Everyone who gets treated like a criminal has a backstory. Every victim of crime, every corrections officer, every prosecutor, every one of us— has a backstory. We’re all shaped by the parts of our story we have already survived. The more of our story we can honor and hold, the more we can hear the truth in what Stevenson claims:

You are not the worst thing you have ever done. You are not the worst thing you have endured. Your story is more. Your life is more…

Today we hear the parable of the Unforgiving Slave. Right before the story, Jesus prefaced it by saying “The kingdom of heaven is like this…” Right before that, Jesus told Peter that the work of forgiveness is not giving someone a second chance It’s not giving a seventh chance. The work of forgiveness is giving someone so many chances you lose count. Yeah… I’m pretty sure Peter is not at all convinced.

So Jesus tries again. The kingdom of heaven: Once there was a king who went to settle accounts with his slaves. He noticed that one slave owed him ten thousand talents. To translate, imagine one year’s salary, multiply that by fifteen, that’s a talent. Now multiply that by ten thousand. Right. This was the debt of one slave! It’s no wonder the slave is thinking he will be sold, and his wife and his children will be sold. The slave fell on his knees pleading for the king (his lord) to grant him mercy. Don’t worry, Jesus tells them, the kinglord is moved by pity; he forgives the slave’s debt.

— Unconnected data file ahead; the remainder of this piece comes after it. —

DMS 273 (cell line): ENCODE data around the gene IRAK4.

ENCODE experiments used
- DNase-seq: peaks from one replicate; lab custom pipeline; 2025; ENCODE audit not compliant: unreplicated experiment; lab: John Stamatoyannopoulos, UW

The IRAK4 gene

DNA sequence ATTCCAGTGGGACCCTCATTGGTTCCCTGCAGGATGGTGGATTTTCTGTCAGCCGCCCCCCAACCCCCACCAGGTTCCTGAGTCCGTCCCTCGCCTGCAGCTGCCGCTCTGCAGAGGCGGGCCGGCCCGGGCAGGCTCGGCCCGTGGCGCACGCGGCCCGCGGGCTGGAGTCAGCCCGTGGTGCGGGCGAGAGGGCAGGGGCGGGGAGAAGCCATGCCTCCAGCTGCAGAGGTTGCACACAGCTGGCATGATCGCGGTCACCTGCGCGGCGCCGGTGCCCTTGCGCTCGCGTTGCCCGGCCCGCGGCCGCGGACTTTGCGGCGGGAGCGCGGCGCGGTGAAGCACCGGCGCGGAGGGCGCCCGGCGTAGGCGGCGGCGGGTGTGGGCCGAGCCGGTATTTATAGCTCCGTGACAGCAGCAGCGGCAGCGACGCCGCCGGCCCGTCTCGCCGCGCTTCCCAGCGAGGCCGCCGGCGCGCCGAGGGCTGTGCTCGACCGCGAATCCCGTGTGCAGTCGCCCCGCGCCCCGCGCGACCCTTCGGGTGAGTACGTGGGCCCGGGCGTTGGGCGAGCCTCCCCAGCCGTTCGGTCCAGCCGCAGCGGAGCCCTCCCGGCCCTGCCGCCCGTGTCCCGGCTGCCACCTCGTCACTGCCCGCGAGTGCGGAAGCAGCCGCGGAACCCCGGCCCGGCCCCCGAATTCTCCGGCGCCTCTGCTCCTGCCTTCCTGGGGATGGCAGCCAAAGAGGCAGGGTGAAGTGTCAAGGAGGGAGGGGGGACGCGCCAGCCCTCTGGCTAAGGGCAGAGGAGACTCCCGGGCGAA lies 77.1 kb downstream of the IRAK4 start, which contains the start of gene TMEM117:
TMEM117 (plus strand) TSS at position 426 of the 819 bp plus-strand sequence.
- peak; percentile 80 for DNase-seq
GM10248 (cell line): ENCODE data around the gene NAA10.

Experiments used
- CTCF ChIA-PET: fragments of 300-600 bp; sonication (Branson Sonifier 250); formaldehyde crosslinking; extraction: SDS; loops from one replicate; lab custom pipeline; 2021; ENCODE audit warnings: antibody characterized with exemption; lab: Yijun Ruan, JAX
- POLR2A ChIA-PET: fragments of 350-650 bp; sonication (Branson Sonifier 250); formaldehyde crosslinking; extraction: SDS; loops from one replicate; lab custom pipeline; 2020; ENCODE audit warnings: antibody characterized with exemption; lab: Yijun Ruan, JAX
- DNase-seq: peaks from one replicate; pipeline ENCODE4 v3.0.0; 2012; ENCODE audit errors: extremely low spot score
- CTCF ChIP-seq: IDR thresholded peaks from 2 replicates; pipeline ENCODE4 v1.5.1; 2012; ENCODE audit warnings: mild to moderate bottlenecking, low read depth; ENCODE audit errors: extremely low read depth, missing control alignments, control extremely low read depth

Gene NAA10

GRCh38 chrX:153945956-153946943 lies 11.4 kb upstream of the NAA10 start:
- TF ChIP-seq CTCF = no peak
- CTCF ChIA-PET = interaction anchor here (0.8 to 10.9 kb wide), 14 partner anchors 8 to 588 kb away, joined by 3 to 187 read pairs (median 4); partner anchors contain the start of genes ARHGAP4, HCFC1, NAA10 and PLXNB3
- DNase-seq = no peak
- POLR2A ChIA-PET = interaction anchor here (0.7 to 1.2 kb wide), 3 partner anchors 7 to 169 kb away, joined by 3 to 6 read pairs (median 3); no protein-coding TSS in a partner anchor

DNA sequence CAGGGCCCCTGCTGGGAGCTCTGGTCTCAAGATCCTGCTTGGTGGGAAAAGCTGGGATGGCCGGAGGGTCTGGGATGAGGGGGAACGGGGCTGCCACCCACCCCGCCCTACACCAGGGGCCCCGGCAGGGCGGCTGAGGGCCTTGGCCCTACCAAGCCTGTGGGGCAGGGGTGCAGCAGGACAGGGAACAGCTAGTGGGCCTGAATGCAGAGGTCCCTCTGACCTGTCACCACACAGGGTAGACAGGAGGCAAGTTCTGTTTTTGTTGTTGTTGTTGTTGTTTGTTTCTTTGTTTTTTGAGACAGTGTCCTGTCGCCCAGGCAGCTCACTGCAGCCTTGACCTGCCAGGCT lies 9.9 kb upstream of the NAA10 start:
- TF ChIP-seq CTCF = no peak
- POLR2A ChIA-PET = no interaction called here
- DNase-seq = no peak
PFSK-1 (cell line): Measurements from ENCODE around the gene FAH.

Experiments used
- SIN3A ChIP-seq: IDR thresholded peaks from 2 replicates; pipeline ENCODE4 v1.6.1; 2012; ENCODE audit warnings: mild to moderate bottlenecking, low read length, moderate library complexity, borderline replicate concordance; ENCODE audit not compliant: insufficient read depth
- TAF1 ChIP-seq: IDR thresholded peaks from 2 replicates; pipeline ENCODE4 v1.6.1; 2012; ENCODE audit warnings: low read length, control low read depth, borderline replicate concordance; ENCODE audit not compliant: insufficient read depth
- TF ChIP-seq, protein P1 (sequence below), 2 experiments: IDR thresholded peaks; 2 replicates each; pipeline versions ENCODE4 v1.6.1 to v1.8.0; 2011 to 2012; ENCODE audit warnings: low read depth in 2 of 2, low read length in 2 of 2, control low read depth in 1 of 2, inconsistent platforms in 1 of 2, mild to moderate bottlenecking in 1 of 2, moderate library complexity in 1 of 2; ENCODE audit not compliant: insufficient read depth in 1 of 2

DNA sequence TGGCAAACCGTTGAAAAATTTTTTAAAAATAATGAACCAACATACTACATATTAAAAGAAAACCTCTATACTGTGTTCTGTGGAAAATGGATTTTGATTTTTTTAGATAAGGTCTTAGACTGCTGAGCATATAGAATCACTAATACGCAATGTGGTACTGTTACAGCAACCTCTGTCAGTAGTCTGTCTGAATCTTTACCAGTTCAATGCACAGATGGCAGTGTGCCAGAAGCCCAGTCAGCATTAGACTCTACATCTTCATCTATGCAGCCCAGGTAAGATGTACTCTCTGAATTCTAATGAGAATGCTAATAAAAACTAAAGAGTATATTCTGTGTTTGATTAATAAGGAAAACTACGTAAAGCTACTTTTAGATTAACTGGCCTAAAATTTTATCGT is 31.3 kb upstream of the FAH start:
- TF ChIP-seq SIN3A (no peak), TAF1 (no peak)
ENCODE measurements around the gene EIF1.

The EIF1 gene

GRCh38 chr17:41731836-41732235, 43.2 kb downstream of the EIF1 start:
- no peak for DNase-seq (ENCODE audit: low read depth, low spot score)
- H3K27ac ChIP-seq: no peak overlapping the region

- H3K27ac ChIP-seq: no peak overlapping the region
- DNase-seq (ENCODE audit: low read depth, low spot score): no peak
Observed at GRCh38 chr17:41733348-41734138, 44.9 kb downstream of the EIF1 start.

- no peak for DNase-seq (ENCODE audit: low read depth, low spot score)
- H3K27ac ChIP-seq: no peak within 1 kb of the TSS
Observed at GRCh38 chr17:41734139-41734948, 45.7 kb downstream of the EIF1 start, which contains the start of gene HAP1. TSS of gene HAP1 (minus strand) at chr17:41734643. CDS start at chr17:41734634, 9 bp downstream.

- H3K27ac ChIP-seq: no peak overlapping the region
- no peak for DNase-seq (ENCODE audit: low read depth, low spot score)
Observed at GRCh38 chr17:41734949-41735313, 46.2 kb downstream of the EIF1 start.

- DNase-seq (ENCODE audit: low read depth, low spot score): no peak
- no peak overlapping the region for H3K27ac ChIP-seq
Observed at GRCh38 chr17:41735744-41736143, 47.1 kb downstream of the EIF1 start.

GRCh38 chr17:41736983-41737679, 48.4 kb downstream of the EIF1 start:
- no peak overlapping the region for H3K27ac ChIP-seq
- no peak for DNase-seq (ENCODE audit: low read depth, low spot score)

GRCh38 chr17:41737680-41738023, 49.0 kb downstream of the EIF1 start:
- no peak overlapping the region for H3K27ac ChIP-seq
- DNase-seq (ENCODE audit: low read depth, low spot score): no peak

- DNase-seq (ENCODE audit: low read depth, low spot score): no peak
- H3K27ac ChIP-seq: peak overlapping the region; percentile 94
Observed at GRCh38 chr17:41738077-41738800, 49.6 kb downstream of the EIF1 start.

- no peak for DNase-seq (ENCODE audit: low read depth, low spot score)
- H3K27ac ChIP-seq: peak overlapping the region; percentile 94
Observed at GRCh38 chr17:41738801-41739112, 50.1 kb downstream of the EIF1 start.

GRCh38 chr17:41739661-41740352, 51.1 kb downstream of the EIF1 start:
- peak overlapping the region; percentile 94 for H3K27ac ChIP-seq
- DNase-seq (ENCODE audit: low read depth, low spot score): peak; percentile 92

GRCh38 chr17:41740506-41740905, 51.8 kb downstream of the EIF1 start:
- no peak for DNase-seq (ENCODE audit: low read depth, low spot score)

If this story ended right here, I could make you a beautiful sermon. Terrifying crushing debt, no way out, no way to make a payment plan! Then by the mercy of the kinglord —who maybe represents God— the debt gets canceled. Our sin gets wiped away. We will not be sold into slavery after all. Feel your whole body sigh in relief.

Except there’s this…

The first thing is, I can’t see how this is anything like the kingdom of heaven. Since when is there slavery in the kingdom of heaven? How is it God’s dream to solve debt by selling the debtor along with her whole family? Now I don’t know everything there is to know about the kingdom of heaven, but I know it’s not a single act of mercy inside a system of cruelty.

You ever want to know whether you have found the kingdom of heaven, let me recommend two questions. One: Is God more than you imagined them being? Two: How are the children being treated? Look for God; look for children. This story fails on both counts.